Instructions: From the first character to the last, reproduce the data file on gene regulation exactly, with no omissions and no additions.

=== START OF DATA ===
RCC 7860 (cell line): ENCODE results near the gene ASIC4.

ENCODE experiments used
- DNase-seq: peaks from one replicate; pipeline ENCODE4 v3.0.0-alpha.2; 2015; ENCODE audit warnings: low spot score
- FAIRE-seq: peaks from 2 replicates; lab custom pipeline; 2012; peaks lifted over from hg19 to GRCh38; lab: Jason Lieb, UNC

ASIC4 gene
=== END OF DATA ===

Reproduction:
RCC 7860 (cell line): ENCODE results near the gene ASIC4.

ENCODE experiments used
- DNase-seq: peaks from one replicate; pipeline ENCODE4 v3.0.0-alpha.2; 2015; ENCODE audit warnings: low spot score
- FAIRE-seq: peaks from 2 replicates; lab custom pipeline; 2012; peaks lifted over from hg19 to GRCh38; lab: Jason Lieb, UNC

ASIC4 gene